I don’t deny that PC’s will change, and that the technological environment of many industries is changing. But my question is whether this will increase or decrease the amount of work for the CIO? My earlier post (Cloud Computing its so 1980s) pointed out that the demand for applications within industry has not remained static or decreased – we will only increase our demand for applications. The question is then whether managing them will become easier or more difficult. For me the jury is still out but if pushed, it is for this reason that I think Windows 8 could be successful in this space.

I believe many of us are waiting for a device which capitalises on the benefits of tablets and smartphones, but which will run the complex ERP and office applications our businesses have come to rely upon. Sure we could try to make do with an iPad or Android device, but Windows 8 promises the opportunity to use the full industry proof applications we already have in a new way. I anticipate seeing lots more of these Windows 8  devices in the next few years – though  with many of the applications becoming much lighter on the desktop. After all the iPad and smartphone demonstrated the importance of locally running Apps not of cloud services…  they were just smaller and easier to manage applications.

 

 

Microsoft in Cloud – Bloomberg’s analysis

Interesting analysis of microsoft’s place in the cloud today… And its change of focus to bring azure front and centre in it’s offering.

Microsoft Woos Toyota, Duels Amazon.com in Cloud Bet – Bloomberg.

A Cloudy Future for Microsoft?

Friends at www.horsesforsources.com (an influential Outsourcing Blog) provide a useful analysis of Microsoft’s position in the Cloud Market. The comments are perhaps more interesting than the piece…

Click here for their article – A Cloudy Future for Microsoft?.

Cusumano’s view – Cloud Computing and SaaS as New Computing Platforms.

Cusumano, M. (2010). “Cloud Computing and SaaS as New Computing Platforms.” Communications of the ACM 53(4): 27-29. http://doi.acm.org/10.1145/1721654.1721667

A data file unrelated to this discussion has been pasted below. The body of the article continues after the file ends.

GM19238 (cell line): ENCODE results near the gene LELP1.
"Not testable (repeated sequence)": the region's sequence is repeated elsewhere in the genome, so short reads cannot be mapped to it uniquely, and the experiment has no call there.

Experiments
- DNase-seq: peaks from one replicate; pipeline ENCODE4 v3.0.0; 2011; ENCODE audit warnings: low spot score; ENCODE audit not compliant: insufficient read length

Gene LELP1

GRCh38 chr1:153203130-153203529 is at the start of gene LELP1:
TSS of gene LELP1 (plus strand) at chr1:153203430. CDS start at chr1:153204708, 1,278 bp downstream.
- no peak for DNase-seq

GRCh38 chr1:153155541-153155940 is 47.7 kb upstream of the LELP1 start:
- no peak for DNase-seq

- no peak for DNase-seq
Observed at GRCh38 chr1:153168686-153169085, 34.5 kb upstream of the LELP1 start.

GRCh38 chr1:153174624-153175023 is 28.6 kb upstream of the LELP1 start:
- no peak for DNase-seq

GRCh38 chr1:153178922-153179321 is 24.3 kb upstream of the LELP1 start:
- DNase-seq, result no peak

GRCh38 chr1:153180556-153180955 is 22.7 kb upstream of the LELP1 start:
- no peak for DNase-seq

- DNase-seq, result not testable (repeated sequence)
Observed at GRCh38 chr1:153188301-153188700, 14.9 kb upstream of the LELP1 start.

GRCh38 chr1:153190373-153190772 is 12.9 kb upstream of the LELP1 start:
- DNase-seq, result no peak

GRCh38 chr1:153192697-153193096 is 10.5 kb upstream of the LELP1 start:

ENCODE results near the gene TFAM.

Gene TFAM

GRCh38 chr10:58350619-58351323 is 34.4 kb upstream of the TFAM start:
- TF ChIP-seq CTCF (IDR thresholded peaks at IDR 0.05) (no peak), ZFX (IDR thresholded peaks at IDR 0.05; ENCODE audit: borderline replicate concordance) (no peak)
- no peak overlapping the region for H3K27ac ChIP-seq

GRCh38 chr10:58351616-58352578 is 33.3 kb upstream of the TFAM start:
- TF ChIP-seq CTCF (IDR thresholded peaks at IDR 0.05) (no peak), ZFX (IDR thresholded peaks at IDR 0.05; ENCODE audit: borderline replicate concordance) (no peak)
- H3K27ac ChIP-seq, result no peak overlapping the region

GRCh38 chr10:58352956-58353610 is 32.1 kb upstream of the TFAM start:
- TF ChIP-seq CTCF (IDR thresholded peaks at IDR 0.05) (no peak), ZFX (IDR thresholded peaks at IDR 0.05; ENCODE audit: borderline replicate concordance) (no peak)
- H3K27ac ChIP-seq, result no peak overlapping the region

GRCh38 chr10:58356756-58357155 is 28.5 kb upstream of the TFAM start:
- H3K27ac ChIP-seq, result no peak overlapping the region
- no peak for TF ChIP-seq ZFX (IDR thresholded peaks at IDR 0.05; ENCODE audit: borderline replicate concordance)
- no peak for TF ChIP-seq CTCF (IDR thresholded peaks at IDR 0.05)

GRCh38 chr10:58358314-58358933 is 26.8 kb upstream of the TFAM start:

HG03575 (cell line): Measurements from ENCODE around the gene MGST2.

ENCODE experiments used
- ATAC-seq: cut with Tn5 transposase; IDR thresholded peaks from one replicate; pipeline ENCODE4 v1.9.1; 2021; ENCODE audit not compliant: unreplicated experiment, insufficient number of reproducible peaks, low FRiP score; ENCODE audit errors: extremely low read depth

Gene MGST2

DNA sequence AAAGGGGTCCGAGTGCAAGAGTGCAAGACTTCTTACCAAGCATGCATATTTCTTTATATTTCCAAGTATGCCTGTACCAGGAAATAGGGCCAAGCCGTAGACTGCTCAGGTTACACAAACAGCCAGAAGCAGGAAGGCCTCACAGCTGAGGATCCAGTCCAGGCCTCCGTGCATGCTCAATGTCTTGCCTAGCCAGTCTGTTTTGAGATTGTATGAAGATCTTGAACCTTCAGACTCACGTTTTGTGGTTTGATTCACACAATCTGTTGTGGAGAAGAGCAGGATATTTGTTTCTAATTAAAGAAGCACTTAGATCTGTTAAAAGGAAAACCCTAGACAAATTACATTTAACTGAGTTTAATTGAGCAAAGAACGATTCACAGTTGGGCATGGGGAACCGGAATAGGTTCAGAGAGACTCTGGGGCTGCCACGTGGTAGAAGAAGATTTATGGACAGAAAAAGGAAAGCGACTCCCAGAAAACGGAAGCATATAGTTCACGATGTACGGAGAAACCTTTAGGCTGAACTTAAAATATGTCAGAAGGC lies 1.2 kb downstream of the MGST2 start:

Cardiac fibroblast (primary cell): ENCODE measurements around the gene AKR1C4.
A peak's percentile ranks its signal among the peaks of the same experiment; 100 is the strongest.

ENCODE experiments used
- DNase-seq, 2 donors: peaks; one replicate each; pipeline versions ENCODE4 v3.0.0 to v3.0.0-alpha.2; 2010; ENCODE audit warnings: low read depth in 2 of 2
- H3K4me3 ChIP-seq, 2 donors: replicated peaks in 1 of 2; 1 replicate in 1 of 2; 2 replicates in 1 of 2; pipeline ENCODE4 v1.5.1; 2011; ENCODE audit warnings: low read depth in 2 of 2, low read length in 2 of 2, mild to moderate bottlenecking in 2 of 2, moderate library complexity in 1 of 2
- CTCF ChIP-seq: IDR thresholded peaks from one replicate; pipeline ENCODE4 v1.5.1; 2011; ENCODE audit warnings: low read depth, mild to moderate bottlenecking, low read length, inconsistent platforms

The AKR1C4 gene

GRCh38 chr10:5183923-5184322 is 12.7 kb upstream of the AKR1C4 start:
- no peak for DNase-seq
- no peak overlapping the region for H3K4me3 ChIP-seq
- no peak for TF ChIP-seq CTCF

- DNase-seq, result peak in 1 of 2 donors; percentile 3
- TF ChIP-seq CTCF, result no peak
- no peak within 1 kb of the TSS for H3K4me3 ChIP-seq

This is an interesting and well argued analysis of the concept of Cloud and SaaS as a platform. The paper concentrates on the lock-in and network effects and the risk they pose given the dominance of certain players in the market, in particular Salesforce, Microsoft, Amazon and Google.
Direct network effects (that the more telephones people have the more valuable they become) and indirect network effects (the more popular on platform is for developers, the more attractive the platform for other developers and users) are key to understanding the development of Cloud. Central to the articles potential importance is the analysis of how intergrated webservices (and thus integrated software platforms) might create conflicts of interest, network effects and hence risks.
Cusumano’s anlysis of Microsoft’s involvement in the market is compelling (particularly given his history in this area and detailed knowledge of the firm).
I do worry however that the papers exclusive focus on current players (and hence the interest in traditional concerns about network effects and dominance) downplays the key role of integrators and small standardisation/integration services which are emerging with the aim of reducing the impact of these network effects. Unlike traditional software  (where the cost of procurement,  installation, commissioning and use is very high) the mobility between clouds is easy if the underlying application is Cloud-provider-independent. This means there is considerable pressure from users to develop a cloud-independent service model (since everyone understands the risks of lock-in).
The future might thus be an open-source platform which is wrapped to slot into other cloud platforms… a meta-cloud perhaps.. which acts on behalf of users to enable the easy movement between providers. This is something Google is keen to stress at its cloud events.
I look forward to seeing the book on which the article is based